EYE Film Institute Netherlands

While the temporary events at the EYE film museum require tickets, in the basement visitors can immerse themselves in cinema at a free permanent exhibition. There is a huge collection of Dutch & foreign movies & film posters in contemporary, waterside culture center.

The Panorama room surrounds visitors with around 100 movie clips and scenes, which are projected on to the walls and can be browsed via seven control panels. Perhaps the most popular plaything (expect to wait a while for one to become free!) are the viewing pods – specially designed, futuristic cabins which contain a small sofa for visitors to watch films in. It’s also worth taking a close look at the EYE building itself, which moved to its current location in 2012 and now sports a dramatic new look with jagged angles and a shimmering white exterior.

The National Maritime Museum (Nederlands Scheepvaartmuseum)

The National Maritime Museum is a maritime museum in Amsterdam in the Netherlands. The museum is dedicated to maritime history and contains many artifacts associated with shipping and sailing. The collection contains, among other things, paintings, scale models, weapons and world maps. The paintings depict Dutch naval officers such as Michiel de Ruyter and impressive historical sea battles.

The map collection includes works by famed 17th-century cartographers Willem Blaeu and his son Joan Blaeu. The museum also has a surviving copy of the first edition of Maximilian Transylvanus’ work, De Moluccis Insulis, the first to describe Ferdinand Magellan’s voyage around the world.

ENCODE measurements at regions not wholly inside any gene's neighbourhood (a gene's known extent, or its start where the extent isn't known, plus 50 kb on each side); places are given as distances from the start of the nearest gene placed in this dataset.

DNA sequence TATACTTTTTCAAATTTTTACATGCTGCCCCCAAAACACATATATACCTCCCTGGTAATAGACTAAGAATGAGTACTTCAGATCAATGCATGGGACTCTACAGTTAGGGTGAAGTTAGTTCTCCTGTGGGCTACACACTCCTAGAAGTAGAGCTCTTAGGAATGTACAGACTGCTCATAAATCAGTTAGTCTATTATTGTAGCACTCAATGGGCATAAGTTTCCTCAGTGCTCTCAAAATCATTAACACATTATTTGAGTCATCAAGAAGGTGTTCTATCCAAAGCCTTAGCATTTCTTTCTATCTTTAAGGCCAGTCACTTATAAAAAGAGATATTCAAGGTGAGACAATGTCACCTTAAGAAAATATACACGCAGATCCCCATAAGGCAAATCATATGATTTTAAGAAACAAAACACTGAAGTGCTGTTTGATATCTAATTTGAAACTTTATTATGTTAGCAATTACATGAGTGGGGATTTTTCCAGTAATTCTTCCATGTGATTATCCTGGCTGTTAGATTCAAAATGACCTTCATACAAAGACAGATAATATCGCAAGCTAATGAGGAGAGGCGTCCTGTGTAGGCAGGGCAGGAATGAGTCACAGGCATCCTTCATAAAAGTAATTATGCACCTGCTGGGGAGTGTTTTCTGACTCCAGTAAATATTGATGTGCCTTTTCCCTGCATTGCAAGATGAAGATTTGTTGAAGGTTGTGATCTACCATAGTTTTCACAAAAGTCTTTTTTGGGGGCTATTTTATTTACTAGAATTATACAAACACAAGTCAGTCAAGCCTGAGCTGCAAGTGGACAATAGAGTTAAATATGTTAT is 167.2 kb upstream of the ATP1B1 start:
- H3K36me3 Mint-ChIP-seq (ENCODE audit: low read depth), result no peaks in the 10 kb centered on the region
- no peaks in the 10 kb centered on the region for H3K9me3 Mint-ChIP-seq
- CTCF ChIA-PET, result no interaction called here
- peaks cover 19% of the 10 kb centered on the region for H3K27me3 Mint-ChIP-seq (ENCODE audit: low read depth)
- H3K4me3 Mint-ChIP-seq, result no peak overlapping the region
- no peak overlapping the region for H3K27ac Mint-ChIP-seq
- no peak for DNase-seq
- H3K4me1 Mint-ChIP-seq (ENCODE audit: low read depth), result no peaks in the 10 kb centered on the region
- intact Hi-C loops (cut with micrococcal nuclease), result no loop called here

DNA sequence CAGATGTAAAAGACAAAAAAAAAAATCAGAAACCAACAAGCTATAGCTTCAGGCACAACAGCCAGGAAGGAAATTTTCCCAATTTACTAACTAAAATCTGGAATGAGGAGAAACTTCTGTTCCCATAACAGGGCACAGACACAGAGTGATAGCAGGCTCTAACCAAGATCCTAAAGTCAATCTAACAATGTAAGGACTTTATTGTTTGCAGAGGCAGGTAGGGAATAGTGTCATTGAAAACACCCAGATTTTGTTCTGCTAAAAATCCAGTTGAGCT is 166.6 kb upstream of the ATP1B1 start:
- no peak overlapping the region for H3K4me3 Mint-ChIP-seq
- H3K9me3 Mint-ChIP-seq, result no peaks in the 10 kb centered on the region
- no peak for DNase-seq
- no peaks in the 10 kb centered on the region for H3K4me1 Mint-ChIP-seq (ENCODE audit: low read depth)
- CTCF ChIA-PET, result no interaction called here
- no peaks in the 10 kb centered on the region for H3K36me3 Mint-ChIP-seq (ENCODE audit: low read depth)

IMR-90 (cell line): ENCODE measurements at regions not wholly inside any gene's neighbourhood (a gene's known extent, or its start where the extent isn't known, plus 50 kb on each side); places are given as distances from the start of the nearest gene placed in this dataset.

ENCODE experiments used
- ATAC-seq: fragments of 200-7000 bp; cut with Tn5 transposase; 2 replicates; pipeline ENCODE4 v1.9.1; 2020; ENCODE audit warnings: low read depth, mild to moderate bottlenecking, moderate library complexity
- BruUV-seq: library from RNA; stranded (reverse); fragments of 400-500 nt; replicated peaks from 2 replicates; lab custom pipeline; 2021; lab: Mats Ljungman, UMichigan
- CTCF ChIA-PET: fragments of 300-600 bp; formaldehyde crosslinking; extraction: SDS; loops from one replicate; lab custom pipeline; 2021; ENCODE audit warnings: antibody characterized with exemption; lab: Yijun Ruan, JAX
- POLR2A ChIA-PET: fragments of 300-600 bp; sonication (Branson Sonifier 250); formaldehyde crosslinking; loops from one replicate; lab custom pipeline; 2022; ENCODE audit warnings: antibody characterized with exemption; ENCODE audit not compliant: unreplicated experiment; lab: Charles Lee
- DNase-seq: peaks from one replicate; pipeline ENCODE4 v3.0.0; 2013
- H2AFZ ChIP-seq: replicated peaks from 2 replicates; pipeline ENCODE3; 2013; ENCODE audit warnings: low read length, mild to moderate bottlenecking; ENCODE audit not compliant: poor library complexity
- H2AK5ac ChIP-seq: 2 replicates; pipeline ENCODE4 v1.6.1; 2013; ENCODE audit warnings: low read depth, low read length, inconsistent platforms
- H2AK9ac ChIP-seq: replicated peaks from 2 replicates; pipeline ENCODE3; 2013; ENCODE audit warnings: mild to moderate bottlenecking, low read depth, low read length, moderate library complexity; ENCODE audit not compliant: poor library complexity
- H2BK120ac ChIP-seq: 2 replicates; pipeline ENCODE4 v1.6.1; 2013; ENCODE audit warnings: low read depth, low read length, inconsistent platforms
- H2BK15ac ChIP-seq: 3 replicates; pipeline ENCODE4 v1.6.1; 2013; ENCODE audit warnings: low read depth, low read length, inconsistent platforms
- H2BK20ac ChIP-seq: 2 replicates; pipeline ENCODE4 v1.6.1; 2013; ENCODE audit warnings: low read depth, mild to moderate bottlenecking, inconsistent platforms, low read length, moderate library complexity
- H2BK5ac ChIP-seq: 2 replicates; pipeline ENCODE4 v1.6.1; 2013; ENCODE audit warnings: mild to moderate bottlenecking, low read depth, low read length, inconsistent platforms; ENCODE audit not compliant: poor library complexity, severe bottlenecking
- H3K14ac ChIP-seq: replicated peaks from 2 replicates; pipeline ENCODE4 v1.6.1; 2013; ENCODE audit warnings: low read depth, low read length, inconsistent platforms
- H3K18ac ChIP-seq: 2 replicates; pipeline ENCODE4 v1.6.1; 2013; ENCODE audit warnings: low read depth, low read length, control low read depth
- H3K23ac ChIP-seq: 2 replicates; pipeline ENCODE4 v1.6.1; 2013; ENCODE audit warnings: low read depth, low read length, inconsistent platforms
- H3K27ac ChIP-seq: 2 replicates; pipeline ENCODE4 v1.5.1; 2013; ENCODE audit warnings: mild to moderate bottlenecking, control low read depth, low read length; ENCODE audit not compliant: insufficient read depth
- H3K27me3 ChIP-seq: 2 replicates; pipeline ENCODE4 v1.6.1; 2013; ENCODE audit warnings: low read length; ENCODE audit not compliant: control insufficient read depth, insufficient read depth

Museum Ons’Lieve Heer Op Solder

Ons’ Lieve Heer op Solder (English: Our Lord in the Attic) is a 17th-century canal house, house church, and museum in the city center of Amsterdam, The Netherlands. The Catholic Church was built on the top three floors of the canal house during the 1660s. It is an important example of a “schuilkerk”, or “clandestine church,” in which Catholics and other religious dissenters from the seventeenth century Dutch Reformed Church, unable to worship in public, held services. Since 28 April 1888, the church is open as a museum.

Koninklijk Paleis Amsterdam

One of three royal palaces in the Netherlands, the Koninklijk Paleis in Amsterdam is located on the western side of Dam Square in the center of the city. The 17th structure began life as the city’s town hall, but was converted into a palace during the Napoleonic Wars when Napoleon’s brother Louis was crowned King Louis I of Holland. Although the exterior was constructed by Jacob van Campen with sandstone to mimic the public buildings of Rome, the interior is a premier example of the elaborate Empire style of the early 1800s. The palace is still used by the Dutch Royal House for Royal events but is open to the public for most of the year.

Science Center NEMO

NEMO Science Museum is a science center in Amsterdam, Netherlands. It is located at the Oosterdok in Amsterdam-Centrum, situated between the Oosterdokseiland and Kattenburg. The museum has its origins in 1923, and is housed in a building designed by Renzo Piano since 1997. It contains five floors of hands-on science exhibitions and is the largest science center in the Netherlands. It attracts annually over 500,000 visitors, which makes it the fifth most visited museum in the Netherlands.

Amsterdam Dungeon

The Amsterdam Dungeon, in the city of Amsterdam, Netherlands, follows a similar format to the London Dungeon, York Dungeon, Berlin Dungeon and Hamburg Dungeon which are owned and operated by UK-based Merlin Entertainments and attempts to show history through an interactive adventure. Live actors, a ride, shows and special effects simulate historical dark and bleak times.